Arino is quite entertaining in his own right. In between challenges, he'll chat with you about games he's interested in or what friends of his from school are talking about. During games, he's cheering you on. He gets excited when you defeat enemies, chides you for missing power-ups and becomes frustrated when you have repeated difficulty in completing a level. He quickly fills the role of that friend that we played games with as kids, back when we didn't know what made for a "good" game.
When all is said and done, Retro Game Challenge is a must-buy for fans of, well, retro games. It is like plugging a flux capacitor into your DS. Even if you aren't a huge fan of the time period, the games themselves are new and interesting enough to warrant a look. I don't even understand why you're still reading this, because you should be out at a store buying a copy right now.
Conrad's already told you everything you need to know about the background and storyline of Retro Game Challenge, so I won't bother to repeat that information for you, but I can tell you that by buying this game you will be getting one of the most genuinely clever and fun titles on the DS so far this year, especially if you grew up in the eighties surrounded by games as they evolved and changed around you.
From the opening screen, the biggest thing that jumped out at me about Retro Game Challenge was the attention to detail. This truly made the difference between playing a game about retro games and feeling like you were really back in that golden time period. I could hardly believe it, but I found myself actually cursing with frustration and replaying levels over and over with that bullish determination I remember from gaming back when I was a kid.
If you have no knowledge of the show that this game was inspired by, I encourage you to check out some of the episodes first so you can enjoy the full experience of the game. Arino's quirky sense of humor carries over nicely (although it's definitely been smoothed over a bit for the US version of the game), and while he pushes you to complete the challenges and taunts you a bit, he always seems genuine, which makes the game that much more fun to play.
I had quite a bit of fun playing the games within the game, finding that I wanted to continue to play some of them even after the challenges were completed (I found myself returning to Star Prince more than any of the others). I didn't have the same feelings about Guardia Quest that Conrad did, however, and this may be because my memories of the pacing of how I played shooters, platformers and RPGs was quite similar to the way RGC presented it: I spent small amounts of time playing shorter games and then lost myself in an RPG for weeks.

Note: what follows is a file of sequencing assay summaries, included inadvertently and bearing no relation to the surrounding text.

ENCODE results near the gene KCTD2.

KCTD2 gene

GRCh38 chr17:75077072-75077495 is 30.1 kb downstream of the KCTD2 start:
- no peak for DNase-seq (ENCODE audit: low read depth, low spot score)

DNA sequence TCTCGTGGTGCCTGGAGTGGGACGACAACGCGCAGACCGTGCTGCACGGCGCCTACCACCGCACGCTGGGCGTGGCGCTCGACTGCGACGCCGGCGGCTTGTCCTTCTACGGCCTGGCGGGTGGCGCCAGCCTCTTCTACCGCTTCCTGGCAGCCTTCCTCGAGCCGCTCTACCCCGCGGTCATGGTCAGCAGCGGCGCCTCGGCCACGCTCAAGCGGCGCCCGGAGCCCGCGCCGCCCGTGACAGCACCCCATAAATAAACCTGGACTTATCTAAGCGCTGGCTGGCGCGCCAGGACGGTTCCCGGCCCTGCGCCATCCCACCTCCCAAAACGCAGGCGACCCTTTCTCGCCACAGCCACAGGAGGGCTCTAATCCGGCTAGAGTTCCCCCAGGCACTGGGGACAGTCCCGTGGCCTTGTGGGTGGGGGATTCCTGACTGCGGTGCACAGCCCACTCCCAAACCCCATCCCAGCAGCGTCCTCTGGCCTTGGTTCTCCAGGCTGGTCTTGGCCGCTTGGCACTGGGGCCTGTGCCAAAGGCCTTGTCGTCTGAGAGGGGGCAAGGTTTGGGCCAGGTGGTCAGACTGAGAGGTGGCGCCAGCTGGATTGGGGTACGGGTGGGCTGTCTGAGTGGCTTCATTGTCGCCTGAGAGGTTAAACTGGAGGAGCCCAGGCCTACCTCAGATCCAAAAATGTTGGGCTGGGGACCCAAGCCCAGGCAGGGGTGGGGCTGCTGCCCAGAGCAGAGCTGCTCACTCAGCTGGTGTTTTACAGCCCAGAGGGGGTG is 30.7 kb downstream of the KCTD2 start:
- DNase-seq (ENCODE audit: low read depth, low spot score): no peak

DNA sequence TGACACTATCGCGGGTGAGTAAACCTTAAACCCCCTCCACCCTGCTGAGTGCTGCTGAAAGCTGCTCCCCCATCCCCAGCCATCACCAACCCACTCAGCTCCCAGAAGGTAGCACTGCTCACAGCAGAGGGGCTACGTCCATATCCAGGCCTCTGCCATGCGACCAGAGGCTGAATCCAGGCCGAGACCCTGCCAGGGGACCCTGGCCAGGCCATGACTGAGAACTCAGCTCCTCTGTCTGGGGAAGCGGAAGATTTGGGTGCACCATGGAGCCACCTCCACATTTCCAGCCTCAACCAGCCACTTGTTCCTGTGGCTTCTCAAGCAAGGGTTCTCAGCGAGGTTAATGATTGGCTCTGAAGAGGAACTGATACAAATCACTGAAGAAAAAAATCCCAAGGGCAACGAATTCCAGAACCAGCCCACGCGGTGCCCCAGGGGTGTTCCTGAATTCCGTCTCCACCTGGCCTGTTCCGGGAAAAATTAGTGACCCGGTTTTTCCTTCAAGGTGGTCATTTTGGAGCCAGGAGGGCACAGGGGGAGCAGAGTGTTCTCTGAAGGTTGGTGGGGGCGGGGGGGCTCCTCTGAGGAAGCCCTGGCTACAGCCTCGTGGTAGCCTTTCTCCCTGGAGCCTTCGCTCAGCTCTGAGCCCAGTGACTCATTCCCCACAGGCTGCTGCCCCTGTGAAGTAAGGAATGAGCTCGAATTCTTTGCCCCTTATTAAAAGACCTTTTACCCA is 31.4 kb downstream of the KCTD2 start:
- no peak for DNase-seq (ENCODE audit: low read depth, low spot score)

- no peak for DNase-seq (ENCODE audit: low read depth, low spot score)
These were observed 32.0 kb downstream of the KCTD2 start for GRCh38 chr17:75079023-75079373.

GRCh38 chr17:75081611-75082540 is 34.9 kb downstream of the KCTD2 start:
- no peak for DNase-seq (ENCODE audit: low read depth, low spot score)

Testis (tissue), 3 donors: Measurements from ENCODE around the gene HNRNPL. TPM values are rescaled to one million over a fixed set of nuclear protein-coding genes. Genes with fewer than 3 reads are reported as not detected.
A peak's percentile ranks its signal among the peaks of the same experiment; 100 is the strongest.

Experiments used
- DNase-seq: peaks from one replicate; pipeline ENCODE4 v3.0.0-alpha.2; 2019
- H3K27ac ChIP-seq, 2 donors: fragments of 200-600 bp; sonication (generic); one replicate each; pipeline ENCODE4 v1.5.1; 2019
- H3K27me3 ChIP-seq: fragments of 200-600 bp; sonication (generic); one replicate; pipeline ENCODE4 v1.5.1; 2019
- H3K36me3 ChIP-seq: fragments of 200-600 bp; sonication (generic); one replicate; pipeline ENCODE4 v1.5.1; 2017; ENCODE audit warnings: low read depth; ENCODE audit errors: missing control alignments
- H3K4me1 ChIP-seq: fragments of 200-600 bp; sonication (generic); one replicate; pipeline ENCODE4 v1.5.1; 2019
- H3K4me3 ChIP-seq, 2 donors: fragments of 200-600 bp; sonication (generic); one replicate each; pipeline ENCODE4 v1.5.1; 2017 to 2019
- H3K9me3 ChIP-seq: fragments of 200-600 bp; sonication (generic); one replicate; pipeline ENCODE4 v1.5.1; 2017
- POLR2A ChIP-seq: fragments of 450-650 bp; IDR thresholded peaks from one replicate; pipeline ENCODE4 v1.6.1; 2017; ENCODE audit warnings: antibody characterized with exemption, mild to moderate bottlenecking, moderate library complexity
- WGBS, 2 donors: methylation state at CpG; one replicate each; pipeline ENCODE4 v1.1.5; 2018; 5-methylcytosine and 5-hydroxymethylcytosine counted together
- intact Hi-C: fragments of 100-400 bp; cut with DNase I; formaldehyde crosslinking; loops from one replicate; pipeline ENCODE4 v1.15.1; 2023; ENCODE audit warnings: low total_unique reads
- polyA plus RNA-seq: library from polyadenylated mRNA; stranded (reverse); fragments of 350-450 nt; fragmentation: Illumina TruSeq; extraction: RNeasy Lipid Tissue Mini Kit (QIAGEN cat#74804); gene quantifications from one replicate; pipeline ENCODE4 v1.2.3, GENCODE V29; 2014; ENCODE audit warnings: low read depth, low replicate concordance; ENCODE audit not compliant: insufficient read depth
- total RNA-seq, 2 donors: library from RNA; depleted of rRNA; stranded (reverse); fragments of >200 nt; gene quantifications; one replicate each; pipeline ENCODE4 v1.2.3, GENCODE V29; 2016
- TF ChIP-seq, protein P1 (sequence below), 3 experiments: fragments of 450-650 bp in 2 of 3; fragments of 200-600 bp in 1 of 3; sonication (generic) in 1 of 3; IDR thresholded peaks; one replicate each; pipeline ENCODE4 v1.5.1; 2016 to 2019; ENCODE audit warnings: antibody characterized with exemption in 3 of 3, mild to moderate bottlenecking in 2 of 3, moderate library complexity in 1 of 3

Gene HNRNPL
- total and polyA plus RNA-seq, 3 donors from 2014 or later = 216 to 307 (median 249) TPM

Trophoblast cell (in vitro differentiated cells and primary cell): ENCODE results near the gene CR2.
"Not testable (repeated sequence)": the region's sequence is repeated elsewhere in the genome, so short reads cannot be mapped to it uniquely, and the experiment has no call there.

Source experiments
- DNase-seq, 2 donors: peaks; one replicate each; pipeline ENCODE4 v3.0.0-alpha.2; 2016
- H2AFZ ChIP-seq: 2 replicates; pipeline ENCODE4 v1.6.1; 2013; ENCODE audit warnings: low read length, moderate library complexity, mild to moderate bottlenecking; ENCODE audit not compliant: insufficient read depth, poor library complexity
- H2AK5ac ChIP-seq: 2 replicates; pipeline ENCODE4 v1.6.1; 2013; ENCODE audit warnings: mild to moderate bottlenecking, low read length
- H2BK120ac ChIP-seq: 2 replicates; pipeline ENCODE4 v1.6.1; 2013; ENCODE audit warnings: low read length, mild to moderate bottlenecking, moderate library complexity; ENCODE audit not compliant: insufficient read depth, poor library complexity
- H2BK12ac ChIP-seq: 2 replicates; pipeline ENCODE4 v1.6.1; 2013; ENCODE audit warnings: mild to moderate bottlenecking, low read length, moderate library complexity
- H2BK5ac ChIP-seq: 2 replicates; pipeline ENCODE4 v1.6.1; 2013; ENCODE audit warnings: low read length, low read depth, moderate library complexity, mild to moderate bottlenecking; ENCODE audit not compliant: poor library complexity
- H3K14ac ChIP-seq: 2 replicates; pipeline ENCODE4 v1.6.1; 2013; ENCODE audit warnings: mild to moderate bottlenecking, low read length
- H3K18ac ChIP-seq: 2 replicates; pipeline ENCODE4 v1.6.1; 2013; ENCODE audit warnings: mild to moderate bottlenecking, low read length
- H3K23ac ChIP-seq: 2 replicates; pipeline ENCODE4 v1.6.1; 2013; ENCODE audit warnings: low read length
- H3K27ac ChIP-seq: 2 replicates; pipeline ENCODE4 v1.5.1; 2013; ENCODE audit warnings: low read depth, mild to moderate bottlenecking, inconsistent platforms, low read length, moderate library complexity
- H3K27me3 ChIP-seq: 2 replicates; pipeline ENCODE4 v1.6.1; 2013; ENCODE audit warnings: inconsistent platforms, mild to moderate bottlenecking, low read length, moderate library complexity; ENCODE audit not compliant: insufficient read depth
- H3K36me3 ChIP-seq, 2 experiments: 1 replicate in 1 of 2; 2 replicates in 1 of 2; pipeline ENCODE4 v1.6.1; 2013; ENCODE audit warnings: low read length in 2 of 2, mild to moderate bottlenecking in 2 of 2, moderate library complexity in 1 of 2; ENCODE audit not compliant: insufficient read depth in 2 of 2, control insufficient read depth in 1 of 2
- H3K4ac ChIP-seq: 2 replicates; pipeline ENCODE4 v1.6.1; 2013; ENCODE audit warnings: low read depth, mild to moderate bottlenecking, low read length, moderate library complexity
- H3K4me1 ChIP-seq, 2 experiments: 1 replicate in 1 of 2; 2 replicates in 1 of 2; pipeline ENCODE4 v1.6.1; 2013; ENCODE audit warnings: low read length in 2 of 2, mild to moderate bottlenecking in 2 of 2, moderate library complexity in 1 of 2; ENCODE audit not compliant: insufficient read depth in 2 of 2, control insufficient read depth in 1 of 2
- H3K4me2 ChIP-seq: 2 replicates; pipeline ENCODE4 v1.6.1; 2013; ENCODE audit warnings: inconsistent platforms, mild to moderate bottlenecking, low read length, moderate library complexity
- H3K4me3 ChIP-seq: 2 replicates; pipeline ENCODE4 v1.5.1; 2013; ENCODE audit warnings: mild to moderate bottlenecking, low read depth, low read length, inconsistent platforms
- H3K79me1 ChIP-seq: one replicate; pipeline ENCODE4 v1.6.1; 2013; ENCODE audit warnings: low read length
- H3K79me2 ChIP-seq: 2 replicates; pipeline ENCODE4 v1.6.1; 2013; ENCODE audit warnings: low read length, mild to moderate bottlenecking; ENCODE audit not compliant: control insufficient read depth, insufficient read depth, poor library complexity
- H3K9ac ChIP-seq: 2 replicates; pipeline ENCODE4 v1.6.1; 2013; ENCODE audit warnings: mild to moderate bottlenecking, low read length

The thing that stuck with me the most about Retro Game Challenge (other than the game as a whole) was the presence of the gaming magazines and how young Arino dutifully buys them as each new issue comes out. This is where the game strikes at our memories with the most precise aim, and if it lands the blow, it lands it swiftly and effectively. Every page of GameFan brought back some memory, from the first Nintendo Power I ever opened to the time I spent poring over the pages trying to puzzle out a way to beat the boss and get to the next level.
Retro Game Challenge is by far one of the most unique and delightful experiences I have had on my DS, but I realize I am precisely the gamer that this game was created for -- I'm 31 years old and I grew up in the eighties while the history of gaming was rapidly transforming by the moment all around me. Retro Game Challenge could have just played on that sense of nostalgia and probably still captured at least my attention, but the game that Namco Bandai crafted around it stands on its own as genuinely fun and gives the player lots of opportunity for replay. It may fly over the heads of younger gamers, but if enjoyed your NES like I did, you're sure to fall in love with this charming title.
Overall Score: 9 -- Superb (9s are a hallmark of excellence. There may be flaws, but they are negligible and won't cause massive damage to what is a supreme title.)
I don't know why I thought that putting a world back together -- conquering various floating landmasses and combining them through sheer force of will -- would be easy. Eador: Masters of the Broken World's similarities to Her...more
Don’t let the screenshots fool you: This isn’t the game you think it is. The first Anomaly was an unexpected sleeper hit that found a successful formula on flipping tower defense on its head by putting the playe...more
Metal Gear Rising: Revengeance's Jetstream DLC was a bit of a disappointment. It consisted of mostly re-used environments, similar play mechanics, and didn't really have any bearing on the core plot nor did it enhan...more